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Living in the Age of Information that we live in today brings great convenience and benefit along with great risks. On the one hand, humanity has access to basically the entirety of information and knowledge known in existence at the mere few clicks of a button; but on the other hand, this great power in the hands of a nefarious few can cause great destruction and misery if taken too far. In this article, I'll guide you through the possible steps to secure your private information online.
The Ubuntu Online Summit which went underway during the first week of May saw a lot of discussions and planning for Ubuntu 16.10. The three-day long event showed us some glimpses on what to expect from “Yakkety Yak“.
So to all those who missed out the event or eager to know more about the Ubuntu 16.10, here’s some sneak peek on the major expectations that is bound to come bundles with Ubuntu 16.10.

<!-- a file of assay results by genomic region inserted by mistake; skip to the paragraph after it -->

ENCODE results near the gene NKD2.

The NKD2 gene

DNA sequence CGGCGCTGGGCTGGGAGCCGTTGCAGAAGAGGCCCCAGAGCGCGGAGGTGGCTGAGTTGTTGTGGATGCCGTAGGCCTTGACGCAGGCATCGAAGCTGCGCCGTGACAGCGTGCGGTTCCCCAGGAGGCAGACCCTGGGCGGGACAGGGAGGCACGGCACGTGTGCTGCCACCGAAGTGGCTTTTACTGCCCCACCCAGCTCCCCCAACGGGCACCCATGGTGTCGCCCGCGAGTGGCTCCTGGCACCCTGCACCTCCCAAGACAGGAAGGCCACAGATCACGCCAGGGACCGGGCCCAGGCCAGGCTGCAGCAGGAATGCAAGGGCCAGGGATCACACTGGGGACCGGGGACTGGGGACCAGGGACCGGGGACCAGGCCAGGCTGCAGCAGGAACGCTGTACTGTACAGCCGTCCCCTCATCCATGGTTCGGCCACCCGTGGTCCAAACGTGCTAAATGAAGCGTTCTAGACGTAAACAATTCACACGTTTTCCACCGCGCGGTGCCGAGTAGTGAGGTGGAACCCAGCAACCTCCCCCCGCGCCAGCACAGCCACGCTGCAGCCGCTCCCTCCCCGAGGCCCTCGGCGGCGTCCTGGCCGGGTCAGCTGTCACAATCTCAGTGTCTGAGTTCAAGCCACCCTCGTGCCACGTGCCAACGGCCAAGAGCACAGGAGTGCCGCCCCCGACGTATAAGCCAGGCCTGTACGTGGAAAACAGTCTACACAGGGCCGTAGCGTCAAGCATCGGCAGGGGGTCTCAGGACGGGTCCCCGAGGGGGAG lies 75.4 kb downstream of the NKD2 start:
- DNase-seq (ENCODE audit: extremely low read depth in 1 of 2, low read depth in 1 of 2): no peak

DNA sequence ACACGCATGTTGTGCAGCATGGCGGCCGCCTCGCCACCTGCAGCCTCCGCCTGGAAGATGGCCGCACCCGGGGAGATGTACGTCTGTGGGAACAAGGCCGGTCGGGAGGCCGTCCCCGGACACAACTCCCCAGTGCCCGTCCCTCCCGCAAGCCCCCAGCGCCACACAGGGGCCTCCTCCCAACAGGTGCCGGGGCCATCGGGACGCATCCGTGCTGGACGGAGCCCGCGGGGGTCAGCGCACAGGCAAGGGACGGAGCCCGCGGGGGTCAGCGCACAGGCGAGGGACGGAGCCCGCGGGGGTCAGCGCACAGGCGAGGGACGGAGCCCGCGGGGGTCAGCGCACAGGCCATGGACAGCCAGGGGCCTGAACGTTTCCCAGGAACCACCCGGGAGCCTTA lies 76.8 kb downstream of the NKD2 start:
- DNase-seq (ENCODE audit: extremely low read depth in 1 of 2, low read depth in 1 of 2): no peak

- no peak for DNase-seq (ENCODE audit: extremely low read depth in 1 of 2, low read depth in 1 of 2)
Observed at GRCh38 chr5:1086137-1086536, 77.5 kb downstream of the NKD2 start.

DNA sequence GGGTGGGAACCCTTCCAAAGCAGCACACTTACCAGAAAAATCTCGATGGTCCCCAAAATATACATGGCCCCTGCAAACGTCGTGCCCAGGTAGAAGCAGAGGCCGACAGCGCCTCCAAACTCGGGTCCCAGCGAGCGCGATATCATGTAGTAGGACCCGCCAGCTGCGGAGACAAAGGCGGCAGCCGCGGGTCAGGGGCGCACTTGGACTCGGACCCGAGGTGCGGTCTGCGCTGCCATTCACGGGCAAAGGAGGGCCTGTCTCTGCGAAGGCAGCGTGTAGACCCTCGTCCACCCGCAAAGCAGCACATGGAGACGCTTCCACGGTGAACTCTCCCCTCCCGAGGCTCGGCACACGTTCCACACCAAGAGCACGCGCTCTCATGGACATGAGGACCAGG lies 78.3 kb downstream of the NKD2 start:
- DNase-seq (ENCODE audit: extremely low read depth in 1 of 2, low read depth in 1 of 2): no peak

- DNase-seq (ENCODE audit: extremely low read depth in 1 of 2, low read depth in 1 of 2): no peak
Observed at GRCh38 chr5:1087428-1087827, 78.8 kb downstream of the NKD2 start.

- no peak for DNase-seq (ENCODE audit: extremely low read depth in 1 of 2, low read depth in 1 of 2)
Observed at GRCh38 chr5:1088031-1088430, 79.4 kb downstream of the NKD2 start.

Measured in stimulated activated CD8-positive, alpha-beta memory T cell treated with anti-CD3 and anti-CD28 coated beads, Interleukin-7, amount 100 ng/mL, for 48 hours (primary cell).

Among the most disruptive changes in Linux over the last decade has been in the introduction and broad integration of the systemd init system into Linux.
In a keynote session at the CoreOS Fest in Berlin this week, Lennart Poettering, one of the lead developers of systemd, delivered a detailed technical keynote on some of the key parameters in systemd and how they can be used to secure Linux servers.
For the first time, Linus Torvalds has spoken at an embedded Linux conference, the Linux Foundation's 2016 Embedded Linux Conference & OpenIoT Summit.
It's not that embedded Linux hasn't been important before. Your DVRs and Wi-Fi routers almost certainly run Linux. What has changed is that the Internet of Things (IoT) is transforming embedded Linux from being a topic only programmers could love to one everyone will be using soon.
A disappointing trend has become clear to Linux users in recent years. Whenever Canonical offers a new Ubuntu Long Term Support (LTS) release, it tends to be conservative in nature. (See our Ubuntu 14.04 review, which earned a "Missing the boat on big changes" headline.) Apparently no one wants to try to support a brand new, potentially buggy piece of code for half a decade.